An optimized TOPS+ comparison method for enhanced TOPS models
1 Joint Center for Molecular Modeling, Sanford-Burnham Medical Research Institute, La Jolla, CA 92037, USA
2 School of Information Systems, Computing and Mathematics, Brunel University, Uxbridge, Middlesex UB8 3PH, UK
3 Algorithms, Bioinformatics, Complexity and Formal Methods Research Group, Technical University of Catalonia, E-08034 Barcelona, Spain
BMC Bioinformatics 2010, 11:138 doi:10.1186/1471-2105-11-138Published: 17 March 2010
Although methods based on highly abstract descriptions of protein structures, such as VAST and TOPS, can perform very fast protein structure comparison, the results can lack a high degree of biological significance. Previously we have discussed the basic mechanisms of our novel method for structure comparison based on our TOPS+ model (Topological descriptions of Protein Structures Enhanced with Ligand Information). In this paper we show how these results can be significantly improved using parameter optimization, and we call the resulting optimised TOPS+ method as advanced TOPS+ comparison method i.e. advTOPS+.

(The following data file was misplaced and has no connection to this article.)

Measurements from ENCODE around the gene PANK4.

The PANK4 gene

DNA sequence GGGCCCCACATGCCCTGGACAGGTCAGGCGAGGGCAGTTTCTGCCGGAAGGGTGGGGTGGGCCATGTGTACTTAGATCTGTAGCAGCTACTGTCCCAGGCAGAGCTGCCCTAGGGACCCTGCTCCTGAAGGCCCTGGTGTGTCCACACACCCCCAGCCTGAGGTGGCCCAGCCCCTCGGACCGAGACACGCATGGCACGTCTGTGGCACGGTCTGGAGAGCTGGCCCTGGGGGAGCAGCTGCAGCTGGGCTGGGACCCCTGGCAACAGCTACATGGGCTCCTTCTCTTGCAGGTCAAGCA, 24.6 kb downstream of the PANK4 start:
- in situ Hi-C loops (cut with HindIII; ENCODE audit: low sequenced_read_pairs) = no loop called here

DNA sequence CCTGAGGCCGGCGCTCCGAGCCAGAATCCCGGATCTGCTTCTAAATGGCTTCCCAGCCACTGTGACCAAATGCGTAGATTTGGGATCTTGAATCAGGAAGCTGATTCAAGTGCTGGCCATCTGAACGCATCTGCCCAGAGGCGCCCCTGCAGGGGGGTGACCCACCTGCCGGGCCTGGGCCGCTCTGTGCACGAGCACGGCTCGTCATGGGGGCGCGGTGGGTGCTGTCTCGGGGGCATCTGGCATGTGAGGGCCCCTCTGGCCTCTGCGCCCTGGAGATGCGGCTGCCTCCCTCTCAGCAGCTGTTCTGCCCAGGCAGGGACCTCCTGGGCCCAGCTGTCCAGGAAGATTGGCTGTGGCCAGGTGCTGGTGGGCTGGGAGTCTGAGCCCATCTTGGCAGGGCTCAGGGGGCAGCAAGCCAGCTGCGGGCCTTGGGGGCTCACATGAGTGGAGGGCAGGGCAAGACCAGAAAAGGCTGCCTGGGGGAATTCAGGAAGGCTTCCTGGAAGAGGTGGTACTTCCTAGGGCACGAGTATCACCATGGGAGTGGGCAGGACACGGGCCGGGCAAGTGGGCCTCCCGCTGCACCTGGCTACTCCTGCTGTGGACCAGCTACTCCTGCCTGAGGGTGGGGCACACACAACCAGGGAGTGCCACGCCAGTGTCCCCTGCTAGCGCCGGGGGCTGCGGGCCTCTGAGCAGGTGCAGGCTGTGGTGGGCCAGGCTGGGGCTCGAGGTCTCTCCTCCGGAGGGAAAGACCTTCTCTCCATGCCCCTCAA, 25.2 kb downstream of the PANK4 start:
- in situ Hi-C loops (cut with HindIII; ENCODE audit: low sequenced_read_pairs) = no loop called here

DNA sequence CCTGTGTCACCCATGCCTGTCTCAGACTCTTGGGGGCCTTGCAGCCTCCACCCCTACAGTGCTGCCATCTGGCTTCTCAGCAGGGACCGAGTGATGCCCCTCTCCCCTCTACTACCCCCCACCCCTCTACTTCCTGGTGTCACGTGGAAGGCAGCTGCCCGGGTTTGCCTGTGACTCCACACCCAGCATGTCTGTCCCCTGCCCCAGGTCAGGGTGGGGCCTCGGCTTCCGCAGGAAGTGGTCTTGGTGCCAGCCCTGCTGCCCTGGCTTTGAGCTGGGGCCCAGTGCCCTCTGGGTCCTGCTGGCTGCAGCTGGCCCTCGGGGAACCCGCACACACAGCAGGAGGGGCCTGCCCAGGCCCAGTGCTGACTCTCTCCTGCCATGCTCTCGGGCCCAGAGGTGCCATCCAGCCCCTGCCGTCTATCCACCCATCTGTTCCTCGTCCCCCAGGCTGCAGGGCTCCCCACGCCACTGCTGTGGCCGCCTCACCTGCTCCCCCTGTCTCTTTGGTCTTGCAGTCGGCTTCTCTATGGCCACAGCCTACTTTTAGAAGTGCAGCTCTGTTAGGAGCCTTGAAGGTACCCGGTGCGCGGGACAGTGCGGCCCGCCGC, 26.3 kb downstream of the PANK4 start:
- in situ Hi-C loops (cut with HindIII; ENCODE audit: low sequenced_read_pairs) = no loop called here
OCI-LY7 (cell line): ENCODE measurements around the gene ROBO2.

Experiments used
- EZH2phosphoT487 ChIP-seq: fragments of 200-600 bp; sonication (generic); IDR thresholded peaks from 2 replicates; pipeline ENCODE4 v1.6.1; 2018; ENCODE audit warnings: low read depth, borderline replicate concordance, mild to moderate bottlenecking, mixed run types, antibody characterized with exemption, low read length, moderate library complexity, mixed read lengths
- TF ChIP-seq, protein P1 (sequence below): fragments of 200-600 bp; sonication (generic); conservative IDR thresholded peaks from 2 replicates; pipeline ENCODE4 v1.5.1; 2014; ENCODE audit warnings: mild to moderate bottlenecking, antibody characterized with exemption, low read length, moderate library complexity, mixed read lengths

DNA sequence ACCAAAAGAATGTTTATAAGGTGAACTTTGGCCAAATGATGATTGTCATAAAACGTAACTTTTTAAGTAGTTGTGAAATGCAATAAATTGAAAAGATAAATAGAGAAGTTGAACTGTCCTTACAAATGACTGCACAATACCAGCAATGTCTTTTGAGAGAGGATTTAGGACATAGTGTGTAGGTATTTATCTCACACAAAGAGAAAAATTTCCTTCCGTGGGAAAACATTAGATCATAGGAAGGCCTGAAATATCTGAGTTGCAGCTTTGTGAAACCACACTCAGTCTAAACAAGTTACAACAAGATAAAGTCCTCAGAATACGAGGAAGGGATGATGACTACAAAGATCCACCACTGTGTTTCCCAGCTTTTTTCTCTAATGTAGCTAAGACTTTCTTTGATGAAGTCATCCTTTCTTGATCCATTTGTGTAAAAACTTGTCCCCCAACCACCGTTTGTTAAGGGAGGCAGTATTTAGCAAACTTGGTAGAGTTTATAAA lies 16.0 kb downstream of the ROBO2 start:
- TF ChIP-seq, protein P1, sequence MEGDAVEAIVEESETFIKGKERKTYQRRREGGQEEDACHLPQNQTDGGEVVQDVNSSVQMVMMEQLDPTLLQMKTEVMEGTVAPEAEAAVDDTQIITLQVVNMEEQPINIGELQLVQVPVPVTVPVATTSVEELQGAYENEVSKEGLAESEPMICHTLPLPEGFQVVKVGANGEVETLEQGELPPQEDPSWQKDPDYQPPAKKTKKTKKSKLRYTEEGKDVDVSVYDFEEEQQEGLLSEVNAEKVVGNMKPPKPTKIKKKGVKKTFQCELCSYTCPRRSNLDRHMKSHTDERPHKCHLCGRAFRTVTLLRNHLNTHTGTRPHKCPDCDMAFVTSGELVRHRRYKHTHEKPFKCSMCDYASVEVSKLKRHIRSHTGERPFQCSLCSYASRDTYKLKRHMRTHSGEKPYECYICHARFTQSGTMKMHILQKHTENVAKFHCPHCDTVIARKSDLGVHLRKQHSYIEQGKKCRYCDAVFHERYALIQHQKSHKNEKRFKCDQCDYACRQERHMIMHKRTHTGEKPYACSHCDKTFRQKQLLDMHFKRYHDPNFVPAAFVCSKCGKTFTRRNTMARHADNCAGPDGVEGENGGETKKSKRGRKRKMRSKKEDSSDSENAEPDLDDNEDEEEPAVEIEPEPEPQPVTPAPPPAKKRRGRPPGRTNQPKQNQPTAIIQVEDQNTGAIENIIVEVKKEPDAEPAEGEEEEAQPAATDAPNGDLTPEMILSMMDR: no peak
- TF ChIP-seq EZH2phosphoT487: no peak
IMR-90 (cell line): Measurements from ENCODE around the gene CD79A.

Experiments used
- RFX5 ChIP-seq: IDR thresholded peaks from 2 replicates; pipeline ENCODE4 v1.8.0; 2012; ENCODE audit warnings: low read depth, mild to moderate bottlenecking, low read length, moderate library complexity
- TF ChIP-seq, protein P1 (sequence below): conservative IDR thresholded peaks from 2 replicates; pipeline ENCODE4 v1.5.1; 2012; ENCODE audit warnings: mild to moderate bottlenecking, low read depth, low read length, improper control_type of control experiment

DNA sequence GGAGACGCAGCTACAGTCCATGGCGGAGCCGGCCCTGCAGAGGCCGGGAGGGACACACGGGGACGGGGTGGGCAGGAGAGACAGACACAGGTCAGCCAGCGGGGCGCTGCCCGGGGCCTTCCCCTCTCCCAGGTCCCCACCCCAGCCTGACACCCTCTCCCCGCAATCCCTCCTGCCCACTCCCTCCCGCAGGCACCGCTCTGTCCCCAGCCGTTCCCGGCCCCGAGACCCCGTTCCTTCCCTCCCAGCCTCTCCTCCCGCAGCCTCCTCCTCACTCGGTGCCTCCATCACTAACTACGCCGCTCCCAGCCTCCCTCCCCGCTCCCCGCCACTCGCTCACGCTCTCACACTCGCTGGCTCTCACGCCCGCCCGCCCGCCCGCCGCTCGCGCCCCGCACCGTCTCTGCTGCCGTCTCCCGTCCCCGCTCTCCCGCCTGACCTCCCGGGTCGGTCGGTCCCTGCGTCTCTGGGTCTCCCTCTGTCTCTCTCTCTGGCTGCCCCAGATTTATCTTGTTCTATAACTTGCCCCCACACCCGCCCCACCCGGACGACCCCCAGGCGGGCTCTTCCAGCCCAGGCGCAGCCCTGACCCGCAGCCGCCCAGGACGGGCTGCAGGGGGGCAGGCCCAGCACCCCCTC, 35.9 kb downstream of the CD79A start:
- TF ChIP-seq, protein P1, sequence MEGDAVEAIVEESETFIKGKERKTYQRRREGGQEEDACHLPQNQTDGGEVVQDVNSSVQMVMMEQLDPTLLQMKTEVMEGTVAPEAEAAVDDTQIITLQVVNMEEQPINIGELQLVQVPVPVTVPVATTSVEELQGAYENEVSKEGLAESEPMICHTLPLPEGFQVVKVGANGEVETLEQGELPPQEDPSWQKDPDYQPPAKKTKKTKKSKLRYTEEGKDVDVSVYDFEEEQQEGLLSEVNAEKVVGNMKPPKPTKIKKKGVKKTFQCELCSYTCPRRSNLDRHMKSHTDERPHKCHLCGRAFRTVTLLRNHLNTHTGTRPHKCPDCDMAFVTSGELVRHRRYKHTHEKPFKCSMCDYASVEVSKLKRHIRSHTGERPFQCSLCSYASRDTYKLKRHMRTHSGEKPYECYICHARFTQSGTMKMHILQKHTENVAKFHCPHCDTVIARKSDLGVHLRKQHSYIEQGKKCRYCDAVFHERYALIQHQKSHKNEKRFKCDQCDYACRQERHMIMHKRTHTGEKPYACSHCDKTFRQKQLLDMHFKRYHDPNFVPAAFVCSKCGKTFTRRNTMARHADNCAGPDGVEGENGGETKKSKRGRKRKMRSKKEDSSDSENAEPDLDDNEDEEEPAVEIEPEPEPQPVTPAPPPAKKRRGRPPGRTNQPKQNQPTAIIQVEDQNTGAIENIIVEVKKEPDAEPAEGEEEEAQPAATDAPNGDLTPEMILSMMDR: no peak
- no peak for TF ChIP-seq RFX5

We have developed a TOPS+ string model as an improvement to the TOPS [1-3] graph model by considering loops as secondary structure elements (SSEs) in addition to helices and strands, representing ligands as first class objects, and describing interactions between SSEs, and SSEs and ligands, by incoming and outgoing arcs, annotating SSEs with the interaction direction and type. Benchmarking results of an all-against-all pairwise comparison using a large dataset of 2,620 non-redundant structures from the PDB40 dataset  demonstrate the biological significance, in terms of SCOP classification at the superfamily level, of our TOPS+ comparison method.
Our advanced TOPS+ comparison shows better performance on the PDB40 dataset  compared to our basic TOPS+ method, giving 90% accuracy for SCOP alpha+beta; a 6% increase in accuracy compared to the TOPS and basic TOPS+ methods. It also outperforms the TOPS, basic TOPS+ and SSAP comparison methods on the Chew-Kedem dataset , achieving 98% accuracy.